You know how important it is to preplan your Aspen, CO cremation services, but do you also know that you should talk to your family and loved ones about your plans? As necessary as this conversation is, it can also be very difficult. Loved ones don’t want to think about losing you, much less talk about the details of your cremation.
As hard as it is to talk about preplanning, your family will appreciate it in the long run. If you’re ready to start preplanning for your cremation, but aren’t quite sure how to breach the subject with your loved ones, use the following tips to help:
- Know What You Want – Don’t try and talk to your family about your post-death wishes until you know what they are. Take time before you bring up the subject to research, think about and decide precisely what you want. What kind of service do you want? Do you want a burial or cremation? Viewing or visitation? What’s the budget? Once you know the answer to those questions, you’ll be better able to express your concrete wishes to your family.
- Get Ready For High Emotions: While you’ve taken time to plan and get used to the idea of your own passing, your family and loved one’s most likely have not. The people you love will need some time to process all the emotions associated with your probable, eventual or impending death and loss. They might get angry with you, experience denial about the conversation’s necessity, or be just plain sad at the idea of losing you. If things get too emotional, take a break and continue the conversation once everyone has calmed down a bit.
- Listen and Answer: Even though your final wishes are ultimately your decision and all about what you want, your loved ones will still want to have some input. Be ready to listen to their concerns and to answer any questions they might have. If you don’t have the answer right away, take the time you need to come up with one.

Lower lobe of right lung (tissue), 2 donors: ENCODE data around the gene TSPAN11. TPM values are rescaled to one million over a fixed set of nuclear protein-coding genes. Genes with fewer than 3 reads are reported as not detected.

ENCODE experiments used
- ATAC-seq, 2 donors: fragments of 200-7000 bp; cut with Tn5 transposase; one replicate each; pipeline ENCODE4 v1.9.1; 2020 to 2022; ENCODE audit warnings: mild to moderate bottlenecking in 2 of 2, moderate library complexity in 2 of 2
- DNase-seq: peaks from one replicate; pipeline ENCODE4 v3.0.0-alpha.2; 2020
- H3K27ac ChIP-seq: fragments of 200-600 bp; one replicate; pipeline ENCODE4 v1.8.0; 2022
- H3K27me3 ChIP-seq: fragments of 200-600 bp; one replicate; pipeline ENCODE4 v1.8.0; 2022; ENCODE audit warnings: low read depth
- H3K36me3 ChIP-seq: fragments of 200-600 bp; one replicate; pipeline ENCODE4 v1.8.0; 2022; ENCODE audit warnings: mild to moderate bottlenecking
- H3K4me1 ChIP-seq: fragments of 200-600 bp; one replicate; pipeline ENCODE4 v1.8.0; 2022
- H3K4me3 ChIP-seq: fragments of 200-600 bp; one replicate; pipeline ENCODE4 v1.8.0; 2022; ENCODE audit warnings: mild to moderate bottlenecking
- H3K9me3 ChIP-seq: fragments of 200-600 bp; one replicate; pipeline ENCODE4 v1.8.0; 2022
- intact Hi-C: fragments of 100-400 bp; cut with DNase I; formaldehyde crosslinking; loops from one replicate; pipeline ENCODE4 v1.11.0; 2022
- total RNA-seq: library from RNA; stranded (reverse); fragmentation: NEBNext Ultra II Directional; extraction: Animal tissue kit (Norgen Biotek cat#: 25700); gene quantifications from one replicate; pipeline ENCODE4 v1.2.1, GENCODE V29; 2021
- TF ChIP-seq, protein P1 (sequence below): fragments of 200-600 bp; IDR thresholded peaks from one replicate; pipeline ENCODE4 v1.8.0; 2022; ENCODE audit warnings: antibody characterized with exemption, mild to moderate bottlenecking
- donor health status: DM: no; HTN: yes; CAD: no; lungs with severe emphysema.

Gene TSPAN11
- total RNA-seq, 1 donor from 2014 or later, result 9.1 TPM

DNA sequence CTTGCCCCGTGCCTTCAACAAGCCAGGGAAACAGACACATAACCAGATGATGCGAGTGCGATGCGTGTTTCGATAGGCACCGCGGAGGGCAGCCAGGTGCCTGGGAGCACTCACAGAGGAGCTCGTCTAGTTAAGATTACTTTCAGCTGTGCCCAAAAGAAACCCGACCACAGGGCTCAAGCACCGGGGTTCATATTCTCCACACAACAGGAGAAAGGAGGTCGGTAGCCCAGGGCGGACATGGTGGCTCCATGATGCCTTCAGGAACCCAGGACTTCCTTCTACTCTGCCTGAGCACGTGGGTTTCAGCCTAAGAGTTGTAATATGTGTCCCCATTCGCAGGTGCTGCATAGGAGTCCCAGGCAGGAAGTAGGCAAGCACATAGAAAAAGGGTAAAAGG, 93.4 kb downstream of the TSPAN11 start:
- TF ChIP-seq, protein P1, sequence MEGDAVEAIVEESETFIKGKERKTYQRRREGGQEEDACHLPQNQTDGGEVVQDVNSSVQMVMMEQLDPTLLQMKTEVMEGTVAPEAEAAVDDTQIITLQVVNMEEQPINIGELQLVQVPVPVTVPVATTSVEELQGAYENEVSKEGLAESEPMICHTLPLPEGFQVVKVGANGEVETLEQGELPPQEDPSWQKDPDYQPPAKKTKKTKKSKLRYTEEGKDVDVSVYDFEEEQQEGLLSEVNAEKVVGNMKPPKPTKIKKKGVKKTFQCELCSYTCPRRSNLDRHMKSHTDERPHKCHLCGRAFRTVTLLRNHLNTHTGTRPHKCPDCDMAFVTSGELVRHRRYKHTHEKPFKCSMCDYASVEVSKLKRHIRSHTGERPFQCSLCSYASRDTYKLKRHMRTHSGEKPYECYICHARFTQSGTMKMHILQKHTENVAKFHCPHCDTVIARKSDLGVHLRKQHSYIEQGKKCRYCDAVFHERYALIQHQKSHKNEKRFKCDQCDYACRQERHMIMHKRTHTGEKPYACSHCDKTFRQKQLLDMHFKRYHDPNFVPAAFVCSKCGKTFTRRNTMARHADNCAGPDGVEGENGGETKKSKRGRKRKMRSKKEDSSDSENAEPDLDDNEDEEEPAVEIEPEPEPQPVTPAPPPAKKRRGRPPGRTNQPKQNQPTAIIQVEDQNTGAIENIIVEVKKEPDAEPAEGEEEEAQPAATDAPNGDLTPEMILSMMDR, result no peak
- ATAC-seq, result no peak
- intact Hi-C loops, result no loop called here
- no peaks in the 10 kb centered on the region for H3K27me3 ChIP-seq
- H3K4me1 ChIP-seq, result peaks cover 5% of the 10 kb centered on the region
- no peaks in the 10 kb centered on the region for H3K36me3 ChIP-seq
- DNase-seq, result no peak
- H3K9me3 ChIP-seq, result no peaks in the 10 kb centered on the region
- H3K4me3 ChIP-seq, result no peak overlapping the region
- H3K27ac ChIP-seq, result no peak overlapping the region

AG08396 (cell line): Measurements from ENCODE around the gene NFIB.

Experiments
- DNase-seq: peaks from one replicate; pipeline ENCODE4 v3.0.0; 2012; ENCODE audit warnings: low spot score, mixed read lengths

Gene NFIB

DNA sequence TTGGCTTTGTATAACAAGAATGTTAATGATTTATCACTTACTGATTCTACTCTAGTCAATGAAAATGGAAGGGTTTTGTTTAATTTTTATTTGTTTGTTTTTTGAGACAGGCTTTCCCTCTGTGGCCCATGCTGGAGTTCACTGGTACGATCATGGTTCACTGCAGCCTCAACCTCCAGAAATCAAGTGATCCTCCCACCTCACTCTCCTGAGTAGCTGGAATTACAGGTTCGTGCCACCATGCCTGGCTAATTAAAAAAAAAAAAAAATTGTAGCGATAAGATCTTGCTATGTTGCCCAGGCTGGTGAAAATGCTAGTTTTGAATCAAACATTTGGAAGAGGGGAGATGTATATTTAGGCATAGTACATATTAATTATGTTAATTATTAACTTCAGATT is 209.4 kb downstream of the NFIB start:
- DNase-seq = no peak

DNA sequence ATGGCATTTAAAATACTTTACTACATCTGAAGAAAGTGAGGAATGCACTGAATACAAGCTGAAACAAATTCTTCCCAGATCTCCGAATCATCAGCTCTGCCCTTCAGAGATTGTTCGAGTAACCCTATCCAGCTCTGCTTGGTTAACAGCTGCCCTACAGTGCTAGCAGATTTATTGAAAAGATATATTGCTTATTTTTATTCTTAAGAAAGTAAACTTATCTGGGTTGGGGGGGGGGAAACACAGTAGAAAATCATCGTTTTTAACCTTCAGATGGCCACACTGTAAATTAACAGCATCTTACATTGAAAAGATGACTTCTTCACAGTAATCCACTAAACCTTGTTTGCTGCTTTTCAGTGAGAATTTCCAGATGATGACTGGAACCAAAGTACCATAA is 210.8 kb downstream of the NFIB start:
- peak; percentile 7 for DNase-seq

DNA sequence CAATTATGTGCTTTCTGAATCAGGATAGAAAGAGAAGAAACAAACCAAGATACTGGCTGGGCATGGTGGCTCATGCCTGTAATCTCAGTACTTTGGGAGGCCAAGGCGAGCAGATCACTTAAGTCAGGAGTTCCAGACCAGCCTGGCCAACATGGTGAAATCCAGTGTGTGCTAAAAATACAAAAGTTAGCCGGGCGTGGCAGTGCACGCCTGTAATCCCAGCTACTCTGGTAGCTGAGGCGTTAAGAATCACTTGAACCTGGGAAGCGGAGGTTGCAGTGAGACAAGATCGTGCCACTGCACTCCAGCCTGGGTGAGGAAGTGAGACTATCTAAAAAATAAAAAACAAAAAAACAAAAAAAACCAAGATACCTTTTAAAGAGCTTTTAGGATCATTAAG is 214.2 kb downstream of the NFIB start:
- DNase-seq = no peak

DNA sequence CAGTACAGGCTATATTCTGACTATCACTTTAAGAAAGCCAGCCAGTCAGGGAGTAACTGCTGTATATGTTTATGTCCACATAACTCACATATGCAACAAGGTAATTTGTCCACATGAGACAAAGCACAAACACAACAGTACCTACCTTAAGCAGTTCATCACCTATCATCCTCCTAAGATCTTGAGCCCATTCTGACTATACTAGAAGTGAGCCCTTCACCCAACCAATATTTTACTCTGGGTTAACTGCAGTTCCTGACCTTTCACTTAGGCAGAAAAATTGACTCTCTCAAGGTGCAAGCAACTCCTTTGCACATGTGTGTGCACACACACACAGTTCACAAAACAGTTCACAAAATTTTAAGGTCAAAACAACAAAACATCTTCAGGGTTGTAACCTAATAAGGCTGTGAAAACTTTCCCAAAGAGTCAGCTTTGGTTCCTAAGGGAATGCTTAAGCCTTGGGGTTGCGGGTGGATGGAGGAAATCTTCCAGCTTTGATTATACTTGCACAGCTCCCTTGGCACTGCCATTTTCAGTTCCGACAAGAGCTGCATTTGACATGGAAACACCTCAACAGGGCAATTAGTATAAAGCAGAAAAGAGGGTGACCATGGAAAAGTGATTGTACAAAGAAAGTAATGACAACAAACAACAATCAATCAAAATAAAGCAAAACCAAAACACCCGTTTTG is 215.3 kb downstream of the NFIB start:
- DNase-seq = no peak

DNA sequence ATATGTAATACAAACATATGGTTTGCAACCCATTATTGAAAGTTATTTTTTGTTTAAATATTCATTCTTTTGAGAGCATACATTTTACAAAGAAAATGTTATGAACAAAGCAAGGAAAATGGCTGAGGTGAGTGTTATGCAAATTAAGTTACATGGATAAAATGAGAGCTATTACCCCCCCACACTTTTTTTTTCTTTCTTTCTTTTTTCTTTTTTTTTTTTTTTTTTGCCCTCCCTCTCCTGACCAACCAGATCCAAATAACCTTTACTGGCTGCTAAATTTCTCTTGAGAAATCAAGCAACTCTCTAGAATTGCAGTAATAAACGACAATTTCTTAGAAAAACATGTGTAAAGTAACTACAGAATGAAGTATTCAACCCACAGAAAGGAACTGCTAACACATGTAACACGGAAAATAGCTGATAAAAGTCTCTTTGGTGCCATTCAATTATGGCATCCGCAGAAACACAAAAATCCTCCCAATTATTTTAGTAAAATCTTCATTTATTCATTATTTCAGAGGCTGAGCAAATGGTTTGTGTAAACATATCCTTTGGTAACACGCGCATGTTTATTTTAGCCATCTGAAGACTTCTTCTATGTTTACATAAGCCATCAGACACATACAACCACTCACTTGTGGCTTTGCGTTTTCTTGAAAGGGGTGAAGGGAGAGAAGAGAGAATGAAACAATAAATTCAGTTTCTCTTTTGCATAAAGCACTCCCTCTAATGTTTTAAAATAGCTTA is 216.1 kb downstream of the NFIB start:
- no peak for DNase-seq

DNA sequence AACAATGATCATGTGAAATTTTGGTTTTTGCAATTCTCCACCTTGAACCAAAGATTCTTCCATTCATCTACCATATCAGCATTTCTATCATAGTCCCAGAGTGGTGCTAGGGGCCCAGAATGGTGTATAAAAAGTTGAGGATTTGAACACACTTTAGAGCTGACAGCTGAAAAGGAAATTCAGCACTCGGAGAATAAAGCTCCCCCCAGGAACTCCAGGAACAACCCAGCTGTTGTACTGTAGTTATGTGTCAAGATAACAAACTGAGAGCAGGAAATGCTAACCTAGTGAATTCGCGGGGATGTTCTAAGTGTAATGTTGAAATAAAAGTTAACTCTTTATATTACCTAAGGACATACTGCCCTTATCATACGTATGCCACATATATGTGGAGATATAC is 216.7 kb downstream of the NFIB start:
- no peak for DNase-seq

- Stay Strong: While its important to listen to what your family has to say about your final wishes, it’s still mostly your decision at the end of the day. Don’t be afraid to be firm about what you want, and stand up for decisions that are important to you. Once you’ve come to a decision everyone can be happy with, it’s a great idea to have a legal document drawn up with all the details so there are no questions after you’re gone.
While discussing your death with your loved ones will never be easy, it’s always worth it because preplanning will give everyone peace of mind.
If you would like more assistance with preplanning a cremation service in Aspen, CO, Brown’s Cremation & Funeral Service is here to help. Visit us at 904 N 7th St Grand Junction, CO 81501, or call us at (970) 255-8888.
From choosing a funeral home in Aspen, CO to picking out flowers, there’s a lot to accomplish when you lose a loved one. Your long to-do list can be stressful, so why not learn some basic information about one of your tasks now to help assuage this stress? You can start with obituaries.